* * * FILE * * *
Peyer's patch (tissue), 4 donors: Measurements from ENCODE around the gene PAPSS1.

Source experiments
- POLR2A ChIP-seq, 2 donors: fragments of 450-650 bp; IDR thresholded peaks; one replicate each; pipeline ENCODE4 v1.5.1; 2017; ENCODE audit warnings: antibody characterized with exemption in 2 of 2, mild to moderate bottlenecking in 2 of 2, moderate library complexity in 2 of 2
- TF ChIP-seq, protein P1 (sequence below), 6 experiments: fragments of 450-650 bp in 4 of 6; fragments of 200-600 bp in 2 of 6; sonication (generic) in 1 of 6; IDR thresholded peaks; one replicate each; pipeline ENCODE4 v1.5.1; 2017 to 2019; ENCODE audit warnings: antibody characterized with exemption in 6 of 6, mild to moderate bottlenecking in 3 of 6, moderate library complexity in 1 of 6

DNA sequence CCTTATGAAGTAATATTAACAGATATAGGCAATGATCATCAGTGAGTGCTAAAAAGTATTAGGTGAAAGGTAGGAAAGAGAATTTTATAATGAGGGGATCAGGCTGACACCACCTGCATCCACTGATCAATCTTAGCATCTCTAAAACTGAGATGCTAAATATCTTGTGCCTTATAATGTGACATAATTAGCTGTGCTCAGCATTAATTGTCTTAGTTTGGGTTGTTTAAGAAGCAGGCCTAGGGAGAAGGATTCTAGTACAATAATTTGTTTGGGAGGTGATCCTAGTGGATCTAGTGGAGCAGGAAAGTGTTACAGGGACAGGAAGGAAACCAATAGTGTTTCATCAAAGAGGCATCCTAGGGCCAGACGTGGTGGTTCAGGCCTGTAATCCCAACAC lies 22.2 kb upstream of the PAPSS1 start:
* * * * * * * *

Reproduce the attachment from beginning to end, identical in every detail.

Peyer's patch (tissue), 4 donors: Measurements from ENCODE around the gene PAPSS1.

Source experiments
- POLR2A ChIP-seq, 2 donors: fragments of 450-650 bp; IDR thresholded peaks; one replicate each; pipeline ENCODE4 v1.5.1; 2017; ENCODE audit warnings: antibody characterized with exemption in 2 of 2, mild to moderate bottlenecking in 2 of 2, moderate library complexity in 2 of 2
- TF ChIP-seq, protein P1 (sequence below), 6 experiments: fragments of 450-650 bp in 4 of 6; fragments of 200-600 bp in 2 of 6; sonication (generic) in 1 of 6; IDR thresholded peaks; one replicate each; pipeline ENCODE4 v1.5.1; 2017 to 2019; ENCODE audit warnings: antibody characterized with exemption in 6 of 6, mild to moderate bottlenecking in 3 of 6, moderate library complexity in 1 of 6

DNA sequence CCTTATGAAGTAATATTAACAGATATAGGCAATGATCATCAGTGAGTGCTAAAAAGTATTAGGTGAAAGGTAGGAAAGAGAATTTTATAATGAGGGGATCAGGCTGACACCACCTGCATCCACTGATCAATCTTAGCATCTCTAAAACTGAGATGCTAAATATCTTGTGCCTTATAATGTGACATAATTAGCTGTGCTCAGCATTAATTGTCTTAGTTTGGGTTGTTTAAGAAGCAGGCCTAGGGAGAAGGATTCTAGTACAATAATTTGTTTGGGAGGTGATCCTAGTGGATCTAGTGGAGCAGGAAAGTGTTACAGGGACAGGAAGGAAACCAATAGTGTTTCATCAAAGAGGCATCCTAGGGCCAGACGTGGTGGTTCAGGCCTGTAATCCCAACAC lies 22.2 kb upstream of the PAPSS1 start: